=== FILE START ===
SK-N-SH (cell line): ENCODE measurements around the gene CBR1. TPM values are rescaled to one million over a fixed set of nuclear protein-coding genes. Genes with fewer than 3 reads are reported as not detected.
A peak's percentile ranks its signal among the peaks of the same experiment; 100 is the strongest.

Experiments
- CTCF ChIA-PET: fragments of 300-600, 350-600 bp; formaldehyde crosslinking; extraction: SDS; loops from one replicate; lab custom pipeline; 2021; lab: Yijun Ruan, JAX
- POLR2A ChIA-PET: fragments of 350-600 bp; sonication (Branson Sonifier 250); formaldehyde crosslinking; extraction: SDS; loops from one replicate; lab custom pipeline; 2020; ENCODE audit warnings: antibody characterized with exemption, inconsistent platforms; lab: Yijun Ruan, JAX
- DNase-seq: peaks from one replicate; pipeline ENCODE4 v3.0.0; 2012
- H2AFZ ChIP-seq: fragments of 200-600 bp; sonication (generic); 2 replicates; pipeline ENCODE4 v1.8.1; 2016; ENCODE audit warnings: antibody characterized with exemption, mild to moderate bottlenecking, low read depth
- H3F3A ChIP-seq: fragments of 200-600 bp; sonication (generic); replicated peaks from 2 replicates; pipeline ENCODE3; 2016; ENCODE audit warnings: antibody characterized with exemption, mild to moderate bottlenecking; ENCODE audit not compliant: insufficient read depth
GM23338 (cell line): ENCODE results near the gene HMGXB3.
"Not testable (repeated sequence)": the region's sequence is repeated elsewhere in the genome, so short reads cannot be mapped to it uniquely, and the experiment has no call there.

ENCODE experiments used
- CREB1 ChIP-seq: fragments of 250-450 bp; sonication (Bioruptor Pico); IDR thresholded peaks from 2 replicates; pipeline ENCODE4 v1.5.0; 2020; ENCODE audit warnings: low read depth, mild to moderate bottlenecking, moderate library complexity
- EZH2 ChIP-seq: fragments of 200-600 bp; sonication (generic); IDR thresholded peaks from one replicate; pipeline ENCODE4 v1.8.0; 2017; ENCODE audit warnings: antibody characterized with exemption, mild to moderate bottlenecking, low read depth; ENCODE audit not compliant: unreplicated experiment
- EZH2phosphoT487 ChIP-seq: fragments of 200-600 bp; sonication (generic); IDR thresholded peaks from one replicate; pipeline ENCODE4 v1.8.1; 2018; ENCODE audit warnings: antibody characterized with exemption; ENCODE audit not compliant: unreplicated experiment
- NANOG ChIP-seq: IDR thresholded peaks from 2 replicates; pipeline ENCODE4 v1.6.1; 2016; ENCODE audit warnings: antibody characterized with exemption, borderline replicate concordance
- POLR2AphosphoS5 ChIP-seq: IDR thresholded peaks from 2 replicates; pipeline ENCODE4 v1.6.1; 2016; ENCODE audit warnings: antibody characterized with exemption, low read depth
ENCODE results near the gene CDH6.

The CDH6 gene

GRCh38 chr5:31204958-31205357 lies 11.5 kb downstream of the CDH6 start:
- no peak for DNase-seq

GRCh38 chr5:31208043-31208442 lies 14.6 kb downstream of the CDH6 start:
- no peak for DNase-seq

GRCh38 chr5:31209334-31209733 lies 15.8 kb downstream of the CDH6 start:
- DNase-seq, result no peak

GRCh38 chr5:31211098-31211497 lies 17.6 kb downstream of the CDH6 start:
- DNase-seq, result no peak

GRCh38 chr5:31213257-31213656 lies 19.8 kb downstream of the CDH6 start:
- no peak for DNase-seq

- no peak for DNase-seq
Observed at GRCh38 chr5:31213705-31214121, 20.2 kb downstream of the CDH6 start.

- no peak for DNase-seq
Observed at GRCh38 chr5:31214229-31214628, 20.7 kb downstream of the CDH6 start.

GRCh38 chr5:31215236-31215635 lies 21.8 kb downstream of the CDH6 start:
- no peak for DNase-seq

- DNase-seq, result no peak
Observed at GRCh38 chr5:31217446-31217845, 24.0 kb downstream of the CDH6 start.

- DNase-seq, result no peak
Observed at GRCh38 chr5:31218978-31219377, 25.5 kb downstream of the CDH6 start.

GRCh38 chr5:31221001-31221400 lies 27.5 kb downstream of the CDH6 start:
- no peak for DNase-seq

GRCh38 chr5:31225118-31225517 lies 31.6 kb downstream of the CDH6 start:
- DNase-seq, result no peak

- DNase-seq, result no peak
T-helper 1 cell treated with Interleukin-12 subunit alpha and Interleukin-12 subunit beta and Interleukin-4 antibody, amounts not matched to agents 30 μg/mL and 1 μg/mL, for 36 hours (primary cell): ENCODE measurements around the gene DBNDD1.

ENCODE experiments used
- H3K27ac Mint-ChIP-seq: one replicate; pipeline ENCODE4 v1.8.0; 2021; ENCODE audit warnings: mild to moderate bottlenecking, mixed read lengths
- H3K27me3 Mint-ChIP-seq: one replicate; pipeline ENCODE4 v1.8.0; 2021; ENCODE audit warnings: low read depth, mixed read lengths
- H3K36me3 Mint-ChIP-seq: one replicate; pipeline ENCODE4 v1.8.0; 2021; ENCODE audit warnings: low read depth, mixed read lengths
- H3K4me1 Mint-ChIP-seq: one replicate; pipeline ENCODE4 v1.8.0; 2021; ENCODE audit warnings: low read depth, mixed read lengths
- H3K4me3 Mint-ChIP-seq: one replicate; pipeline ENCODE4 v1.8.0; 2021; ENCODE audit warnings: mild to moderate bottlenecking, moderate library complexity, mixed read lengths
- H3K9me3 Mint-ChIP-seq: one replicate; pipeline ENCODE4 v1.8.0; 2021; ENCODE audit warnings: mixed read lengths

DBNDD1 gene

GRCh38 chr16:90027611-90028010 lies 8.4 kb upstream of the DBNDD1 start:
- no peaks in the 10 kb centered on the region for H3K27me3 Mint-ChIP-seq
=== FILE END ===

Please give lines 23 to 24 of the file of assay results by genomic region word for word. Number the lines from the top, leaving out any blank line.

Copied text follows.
GRCh38 chr5:31209334-31209733 lies 15.8 kb downstream of the CDH6 start:
- DNase-seq, result no peak